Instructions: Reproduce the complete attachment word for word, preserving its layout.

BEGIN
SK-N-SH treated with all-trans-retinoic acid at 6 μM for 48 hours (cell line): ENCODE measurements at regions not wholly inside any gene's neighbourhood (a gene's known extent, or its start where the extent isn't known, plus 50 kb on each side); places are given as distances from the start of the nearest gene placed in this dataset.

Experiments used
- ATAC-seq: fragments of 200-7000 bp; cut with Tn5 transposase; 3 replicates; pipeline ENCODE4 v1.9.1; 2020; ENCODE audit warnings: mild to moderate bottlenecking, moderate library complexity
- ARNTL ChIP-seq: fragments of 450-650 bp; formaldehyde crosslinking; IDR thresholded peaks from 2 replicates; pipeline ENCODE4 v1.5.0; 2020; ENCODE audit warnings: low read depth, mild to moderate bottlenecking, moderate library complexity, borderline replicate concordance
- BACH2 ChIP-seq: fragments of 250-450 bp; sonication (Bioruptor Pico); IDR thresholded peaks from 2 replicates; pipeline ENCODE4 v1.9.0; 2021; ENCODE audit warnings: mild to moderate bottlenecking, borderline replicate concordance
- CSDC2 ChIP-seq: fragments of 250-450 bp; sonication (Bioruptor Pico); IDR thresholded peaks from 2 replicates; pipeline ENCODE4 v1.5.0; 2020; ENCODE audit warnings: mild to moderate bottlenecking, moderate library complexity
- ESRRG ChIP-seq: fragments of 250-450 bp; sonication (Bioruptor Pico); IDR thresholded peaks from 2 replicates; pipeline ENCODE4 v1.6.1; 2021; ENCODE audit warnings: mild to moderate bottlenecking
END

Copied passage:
SK-N-SH treated with all-trans-retinoic acid at 6 μM for 48 hours (cell line): ENCODE measurements at regions not wholly inside any gene's neighbourhood (a gene's known extent, or its start where the extent isn't known, plus 50 kb on each side); places are given as distances from the start of the nearest gene placed in this dataset.

Experiments used
- ATAC-seq: fragments of 200-7000 bp; cut with Tn5 transposase; 3 replicates; pipeline ENCODE4 v1.9.1; 2020; ENCODE audit warnings: mild to moderate bottlenecking, moderate library complexity
- ARNTL ChIP-seq: fragments of 450-650 bp; formaldehyde crosslinking; IDR thresholded peaks from 2 replicates; pipeline ENCODE4 v1.5.0; 2020; ENCODE audit warnings: low read depth, mild to moderate bottlenecking, moderate library complexity, borderline replicate concordance
- BACH2 ChIP-seq: fragments of 250-450 bp; sonication (Bioruptor Pico); IDR thresholded peaks from 2 replicates; pipeline ENCODE4 v1.9.0; 2021; ENCODE audit warnings: mild to moderate bottlenecking, borderline replicate concordance
- CSDC2 ChIP-seq: fragments of 250-450 bp; sonication (Bioruptor Pico); IDR thresholded peaks from 2 replicates; pipeline ENCODE4 v1.5.0; 2020; ENCODE audit warnings: mild to moderate bottlenecking, moderate library complexity
- ESRRG ChIP-seq: fragments of 250-450 bp; sonication (Bioruptor Pico); IDR thresholded peaks from 2 replicates; pipeline ENCODE4 v1.6.1; 2021; ENCODE audit warnings: mild to moderate bottlenecking